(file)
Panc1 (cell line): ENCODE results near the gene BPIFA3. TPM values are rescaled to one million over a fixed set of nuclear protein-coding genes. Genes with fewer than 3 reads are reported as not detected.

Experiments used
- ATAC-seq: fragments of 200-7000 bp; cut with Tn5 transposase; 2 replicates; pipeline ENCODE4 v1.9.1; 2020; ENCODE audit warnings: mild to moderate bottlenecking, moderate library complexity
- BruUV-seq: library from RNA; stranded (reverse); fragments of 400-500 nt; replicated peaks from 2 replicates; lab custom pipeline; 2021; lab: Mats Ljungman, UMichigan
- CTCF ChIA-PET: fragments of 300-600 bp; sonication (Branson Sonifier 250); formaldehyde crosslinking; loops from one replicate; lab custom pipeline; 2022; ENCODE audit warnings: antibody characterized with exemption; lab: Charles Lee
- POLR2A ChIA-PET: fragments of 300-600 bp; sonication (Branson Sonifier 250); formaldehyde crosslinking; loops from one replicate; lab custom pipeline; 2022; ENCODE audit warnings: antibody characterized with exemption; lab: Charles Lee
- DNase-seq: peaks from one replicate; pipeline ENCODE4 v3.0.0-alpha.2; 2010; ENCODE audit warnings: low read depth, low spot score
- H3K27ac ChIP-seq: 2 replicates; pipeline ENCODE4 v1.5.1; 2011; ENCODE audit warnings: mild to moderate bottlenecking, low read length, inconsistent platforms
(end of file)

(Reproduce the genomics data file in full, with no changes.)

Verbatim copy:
Panc1 (cell line): ENCODE results near the gene BPIFA3. TPM values are rescaled to one million over a fixed set of nuclear protein-coding genes. Genes with fewer than 3 reads are reported as not detected.

Experiments used
- ATAC-seq: fragments of 200-7000 bp; cut with Tn5 transposase; 2 replicates; pipeline ENCODE4 v1.9.1; 2020; ENCODE audit warnings: mild to moderate bottlenecking, moderate library complexity
- BruUV-seq: library from RNA; stranded (reverse); fragments of 400-500 nt; replicated peaks from 2 replicates; lab custom pipeline; 2021; lab: Mats Ljungman, UMichigan
- CTCF ChIA-PET: fragments of 300-600 bp; sonication (Branson Sonifier 250); formaldehyde crosslinking; loops from one replicate; lab custom pipeline; 2022; ENCODE audit warnings: antibody characterized with exemption; lab: Charles Lee
- POLR2A ChIA-PET: fragments of 300-600 bp; sonication (Branson Sonifier 250); formaldehyde crosslinking; loops from one replicate; lab custom pipeline; 2022; ENCODE audit warnings: antibody characterized with exemption; lab: Charles Lee
- DNase-seq: peaks from one replicate; pipeline ENCODE4 v3.0.0-alpha.2; 2010; ENCODE audit warnings: low read depth, low spot score
- H3K27ac ChIP-seq: 2 replicates; pipeline ENCODE4 v1.5.1; 2011; ENCODE audit warnings: mild to moderate bottlenecking, low read length, inconsistent platforms